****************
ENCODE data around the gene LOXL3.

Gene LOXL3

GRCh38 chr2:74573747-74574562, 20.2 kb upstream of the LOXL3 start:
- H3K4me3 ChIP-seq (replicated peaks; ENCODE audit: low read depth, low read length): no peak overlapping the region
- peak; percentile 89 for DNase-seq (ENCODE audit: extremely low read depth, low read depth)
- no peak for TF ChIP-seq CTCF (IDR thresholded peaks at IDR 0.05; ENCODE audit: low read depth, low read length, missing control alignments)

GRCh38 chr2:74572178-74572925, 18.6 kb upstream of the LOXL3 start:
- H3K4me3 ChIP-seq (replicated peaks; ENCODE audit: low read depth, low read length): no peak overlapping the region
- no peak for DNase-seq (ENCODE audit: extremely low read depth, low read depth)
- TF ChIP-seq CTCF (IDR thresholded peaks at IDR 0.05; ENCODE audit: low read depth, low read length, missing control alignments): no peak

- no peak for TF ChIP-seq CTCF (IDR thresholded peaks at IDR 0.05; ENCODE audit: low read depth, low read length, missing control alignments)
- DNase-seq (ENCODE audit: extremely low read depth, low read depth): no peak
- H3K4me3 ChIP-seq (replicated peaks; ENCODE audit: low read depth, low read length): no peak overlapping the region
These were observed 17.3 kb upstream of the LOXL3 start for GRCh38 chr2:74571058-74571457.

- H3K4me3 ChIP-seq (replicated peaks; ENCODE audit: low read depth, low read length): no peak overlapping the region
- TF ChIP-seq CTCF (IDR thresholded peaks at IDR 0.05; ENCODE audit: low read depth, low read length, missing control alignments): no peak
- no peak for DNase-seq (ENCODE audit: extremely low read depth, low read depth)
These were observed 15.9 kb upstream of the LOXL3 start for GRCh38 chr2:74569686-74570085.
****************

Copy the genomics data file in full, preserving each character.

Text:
ENCODE data around the gene LOXL3.

Gene LOXL3

GRCh38 chr2:74573747-74574562, 20.2 kb upstream of the LOXL3 start:
- H3K4me3 ChIP-seq (replicated peaks; ENCODE audit: low read depth, low read length): no peak overlapping the region
- peak; percentile 89 for DNase-seq (ENCODE audit: extremely low read depth, low read depth)
- no peak for TF ChIP-seq CTCF (IDR thresholded peaks at IDR 0.05; ENCODE audit: low read depth, low read length, missing control alignments)

GRCh38 chr2:74572178-74572925, 18.6 kb upstream of the LOXL3 start:
- H3K4me3 ChIP-seq (replicated peaks; ENCODE audit: low read depth, low read length): no peak overlapping the region
- no peak for DNase-seq (ENCODE audit: extremely low read depth, low read depth)
- TF ChIP-seq CTCF (IDR thresholded peaks at IDR 0.05; ENCODE audit: low read depth, low read length, missing control alignments): no peak

- no peak for TF ChIP-seq CTCF (IDR thresholded peaks at IDR 0.05; ENCODE audit: low read depth, low read length, missing control alignments)
- DNase-seq (ENCODE audit: extremely low read depth, low read depth): no peak
- H3K4me3 ChIP-seq (replicated peaks; ENCODE audit: low read depth, low read length): no peak overlapping the region
These were observed 17.3 kb upstream of the LOXL3 start for GRCh38 chr2:74571058-74571457.

- H3K4me3 ChIP-seq (replicated peaks; ENCODE audit: low read depth, low read length): no peak overlapping the region
- TF ChIP-seq CTCF (IDR thresholded peaks at IDR 0.05; ENCODE audit: low read depth, low read length, missing control alignments): no peak
- no peak for DNase-seq (ENCODE audit: extremely low read depth, low read depth)
These were observed 15.9 kb upstream of the LOXL3 start for GRCh38 chr2:74569686-74570085.